Privyet from Irkutsk!
After getting back to UB from the week in the desert, it was time to head off to Mother Russia! The actual Trans Siberian. The second leg of this massive train journey was UB to Irkutsk. Another 24 hour train ride, another country.
Irkutsk is a notable stop on the Trans Siberian because it gives close access to Lake Baikal (a UNESCO World Heritage Site), a lake with a lot of “est”s. Known as the Galapagos of Russia, it’s the world’s oldest freshwater lake. It’s the world’s deepest fresh water lake. It’s home to a whopping 20% of the WORLD’s freshwater supply. And, it’s pretty darn good looking (even at first glance from the train on a stormy day).
But first, I explored Irkutsk, my first Soviet city. I was amazed by how many people were rollerblading. There were a lot of people strolling the town and the river and it felt like it could be any city at home, until I saw the donkeys and reindeer (or donkeys with reindeer antlers) in the public square. I also didn’t know it yet, but the mini electric cars for kids to drive around the square are a staple of soviet cities. While kids tooled off in their fake Jeeps, I couldn’t help but think back to when I was younger, living just outside of Chicago. I wanted one of those cars SO BAD. No dice for me, but luckily, my best friend Stephanie had one. I think she got annoyed that I always wanted to drive it.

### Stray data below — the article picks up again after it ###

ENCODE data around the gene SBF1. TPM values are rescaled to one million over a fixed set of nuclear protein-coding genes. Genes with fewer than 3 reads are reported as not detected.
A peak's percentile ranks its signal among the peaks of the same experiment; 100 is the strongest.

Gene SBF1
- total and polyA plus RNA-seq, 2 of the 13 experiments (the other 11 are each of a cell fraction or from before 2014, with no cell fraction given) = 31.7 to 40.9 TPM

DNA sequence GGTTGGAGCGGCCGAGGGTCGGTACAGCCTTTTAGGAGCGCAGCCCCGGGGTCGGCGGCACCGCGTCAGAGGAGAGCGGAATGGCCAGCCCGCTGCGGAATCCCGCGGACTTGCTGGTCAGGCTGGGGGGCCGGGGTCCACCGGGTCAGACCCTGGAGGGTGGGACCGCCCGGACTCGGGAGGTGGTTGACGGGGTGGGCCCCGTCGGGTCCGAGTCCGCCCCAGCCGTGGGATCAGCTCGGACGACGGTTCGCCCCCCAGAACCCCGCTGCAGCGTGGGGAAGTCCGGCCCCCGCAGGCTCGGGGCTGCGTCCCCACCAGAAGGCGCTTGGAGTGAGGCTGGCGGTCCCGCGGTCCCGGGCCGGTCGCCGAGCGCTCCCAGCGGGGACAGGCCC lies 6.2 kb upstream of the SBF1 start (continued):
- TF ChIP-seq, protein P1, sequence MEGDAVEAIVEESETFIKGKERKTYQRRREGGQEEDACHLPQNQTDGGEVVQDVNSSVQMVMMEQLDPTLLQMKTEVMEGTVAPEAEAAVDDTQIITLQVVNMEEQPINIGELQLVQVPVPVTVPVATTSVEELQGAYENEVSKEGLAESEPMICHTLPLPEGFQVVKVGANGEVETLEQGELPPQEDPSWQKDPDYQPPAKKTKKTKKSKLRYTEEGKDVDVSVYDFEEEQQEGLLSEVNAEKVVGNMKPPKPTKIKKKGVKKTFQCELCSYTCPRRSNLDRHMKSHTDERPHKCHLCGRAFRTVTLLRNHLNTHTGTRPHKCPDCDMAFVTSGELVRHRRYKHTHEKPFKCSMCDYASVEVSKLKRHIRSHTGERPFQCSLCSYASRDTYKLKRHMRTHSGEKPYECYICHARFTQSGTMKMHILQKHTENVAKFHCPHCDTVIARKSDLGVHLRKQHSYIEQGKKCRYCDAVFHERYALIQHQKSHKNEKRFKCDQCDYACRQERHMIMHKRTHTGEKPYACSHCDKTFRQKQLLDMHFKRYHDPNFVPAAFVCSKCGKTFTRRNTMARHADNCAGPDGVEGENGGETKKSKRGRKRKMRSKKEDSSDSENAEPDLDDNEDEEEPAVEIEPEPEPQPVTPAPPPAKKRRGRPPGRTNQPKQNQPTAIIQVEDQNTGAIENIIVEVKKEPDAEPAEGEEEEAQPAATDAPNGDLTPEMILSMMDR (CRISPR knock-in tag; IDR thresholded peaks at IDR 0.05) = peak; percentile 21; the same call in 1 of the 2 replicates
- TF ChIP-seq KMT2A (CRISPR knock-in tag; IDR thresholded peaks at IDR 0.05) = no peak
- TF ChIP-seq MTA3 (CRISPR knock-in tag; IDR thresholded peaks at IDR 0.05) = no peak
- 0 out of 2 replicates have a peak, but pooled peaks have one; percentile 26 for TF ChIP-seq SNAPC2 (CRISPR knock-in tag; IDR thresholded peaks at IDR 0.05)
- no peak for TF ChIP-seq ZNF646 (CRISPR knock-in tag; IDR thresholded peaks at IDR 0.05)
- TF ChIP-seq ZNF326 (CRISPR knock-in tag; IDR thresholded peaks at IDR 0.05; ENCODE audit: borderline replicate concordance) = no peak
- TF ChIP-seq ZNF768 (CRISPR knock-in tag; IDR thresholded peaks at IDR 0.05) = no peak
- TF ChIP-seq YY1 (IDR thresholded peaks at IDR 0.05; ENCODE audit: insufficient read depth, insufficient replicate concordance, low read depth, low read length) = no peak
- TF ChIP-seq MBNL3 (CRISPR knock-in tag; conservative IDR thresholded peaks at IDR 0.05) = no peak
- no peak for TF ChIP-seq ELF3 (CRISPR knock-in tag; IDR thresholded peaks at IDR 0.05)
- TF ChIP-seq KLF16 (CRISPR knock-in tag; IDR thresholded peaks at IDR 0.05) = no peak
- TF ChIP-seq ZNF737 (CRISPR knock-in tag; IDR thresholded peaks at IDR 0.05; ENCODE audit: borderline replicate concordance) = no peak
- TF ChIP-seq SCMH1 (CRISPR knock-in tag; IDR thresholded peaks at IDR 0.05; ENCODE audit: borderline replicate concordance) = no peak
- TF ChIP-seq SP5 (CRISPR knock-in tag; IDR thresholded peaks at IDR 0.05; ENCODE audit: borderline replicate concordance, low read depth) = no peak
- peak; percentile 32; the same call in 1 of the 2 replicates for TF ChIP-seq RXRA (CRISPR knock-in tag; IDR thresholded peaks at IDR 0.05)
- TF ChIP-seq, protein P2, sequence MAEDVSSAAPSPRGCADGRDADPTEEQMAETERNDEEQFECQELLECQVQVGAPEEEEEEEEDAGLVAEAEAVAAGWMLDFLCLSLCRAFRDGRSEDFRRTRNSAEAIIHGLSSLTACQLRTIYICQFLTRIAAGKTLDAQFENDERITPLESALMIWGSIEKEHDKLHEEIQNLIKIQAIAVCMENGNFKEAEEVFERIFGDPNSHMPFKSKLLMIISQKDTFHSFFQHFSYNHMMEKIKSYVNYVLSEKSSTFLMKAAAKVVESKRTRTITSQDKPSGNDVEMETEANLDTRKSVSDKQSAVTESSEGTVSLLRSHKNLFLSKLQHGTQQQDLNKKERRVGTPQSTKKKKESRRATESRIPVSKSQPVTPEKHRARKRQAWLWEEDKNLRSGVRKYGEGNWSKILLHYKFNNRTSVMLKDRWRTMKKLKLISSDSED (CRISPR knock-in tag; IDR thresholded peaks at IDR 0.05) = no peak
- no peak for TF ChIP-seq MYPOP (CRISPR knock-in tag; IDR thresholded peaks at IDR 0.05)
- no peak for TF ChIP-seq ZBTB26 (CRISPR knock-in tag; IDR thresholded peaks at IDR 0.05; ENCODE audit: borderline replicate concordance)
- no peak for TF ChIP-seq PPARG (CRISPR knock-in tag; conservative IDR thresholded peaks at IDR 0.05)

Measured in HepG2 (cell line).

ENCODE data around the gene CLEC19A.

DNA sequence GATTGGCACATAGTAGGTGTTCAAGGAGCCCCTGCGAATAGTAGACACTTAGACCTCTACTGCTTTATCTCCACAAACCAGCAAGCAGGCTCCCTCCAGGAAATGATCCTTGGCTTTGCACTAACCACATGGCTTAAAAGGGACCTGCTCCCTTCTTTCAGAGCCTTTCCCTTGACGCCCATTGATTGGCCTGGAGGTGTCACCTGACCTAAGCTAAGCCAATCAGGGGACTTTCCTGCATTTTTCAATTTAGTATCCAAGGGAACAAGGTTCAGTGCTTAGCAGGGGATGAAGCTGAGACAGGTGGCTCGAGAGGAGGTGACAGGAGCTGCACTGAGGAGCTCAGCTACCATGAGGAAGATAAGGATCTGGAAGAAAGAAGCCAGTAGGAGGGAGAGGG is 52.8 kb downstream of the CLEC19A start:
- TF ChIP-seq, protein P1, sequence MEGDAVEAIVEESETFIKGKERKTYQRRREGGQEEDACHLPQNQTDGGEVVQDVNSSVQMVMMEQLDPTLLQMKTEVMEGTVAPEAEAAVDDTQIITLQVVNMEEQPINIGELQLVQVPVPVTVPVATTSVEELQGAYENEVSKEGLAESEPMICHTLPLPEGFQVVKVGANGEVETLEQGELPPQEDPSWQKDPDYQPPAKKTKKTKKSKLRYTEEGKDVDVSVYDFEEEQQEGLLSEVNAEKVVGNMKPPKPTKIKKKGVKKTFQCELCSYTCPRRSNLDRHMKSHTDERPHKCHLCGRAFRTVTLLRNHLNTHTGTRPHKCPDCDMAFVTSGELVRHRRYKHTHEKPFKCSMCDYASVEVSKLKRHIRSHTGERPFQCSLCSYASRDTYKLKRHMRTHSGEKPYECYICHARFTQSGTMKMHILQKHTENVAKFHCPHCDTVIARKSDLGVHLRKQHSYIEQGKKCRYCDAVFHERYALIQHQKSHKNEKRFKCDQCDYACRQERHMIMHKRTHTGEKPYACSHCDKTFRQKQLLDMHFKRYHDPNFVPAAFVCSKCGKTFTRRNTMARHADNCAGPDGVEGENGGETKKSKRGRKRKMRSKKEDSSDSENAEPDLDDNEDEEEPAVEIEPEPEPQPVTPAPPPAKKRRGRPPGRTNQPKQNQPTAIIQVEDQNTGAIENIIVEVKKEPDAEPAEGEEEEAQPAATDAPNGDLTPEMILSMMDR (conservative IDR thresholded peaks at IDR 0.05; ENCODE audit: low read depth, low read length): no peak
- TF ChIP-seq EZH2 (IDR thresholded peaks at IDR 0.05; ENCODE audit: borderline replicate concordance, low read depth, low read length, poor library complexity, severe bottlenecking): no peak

While wandering the city, I popped into an Irish pub (there’s always one – anywhere) for a rest and a snack. I ended up staying there awhile, meeting a nice 20 year old Russian girl stressing about her future. We chatted through the night, talking travel and politics.
Baikal was an easy hour and half journey by bus (once it filled up) and was absolutely stunning. The train had hugged the shoreline on the way in for over 150+ kilometers, but those views hadn’t done the lake justice. Surprisingly, the east side of the lake (closest to Ulan Ude) was covered in snow (and was even snowing as the train went through). The west side of the lake (closest to Irkutsk) was quite the opposite – sunny and warm.
I stayed until the sun started to set and the air started to cool, and went to hop a mini bus back. Filling up wouldn’t be a problem, I got to the back of a long line of others waiting. After about an hour of waiting, I finally got on a bus and was excited to get back to town to go to sleep early. It was not the quick ride it was on the way to the lake. It reminded me of coming back down to Denver from snowboarding for the weekend – a lot of cars and not a lot of road. Add in an accident and our 1.5 hour ride became 4.5 hours. Sure would have been nice to have a seat on that bus.
It was a good first taste of Russia and start to the Trans Sib. Next up, Novosibirsk and Omsk!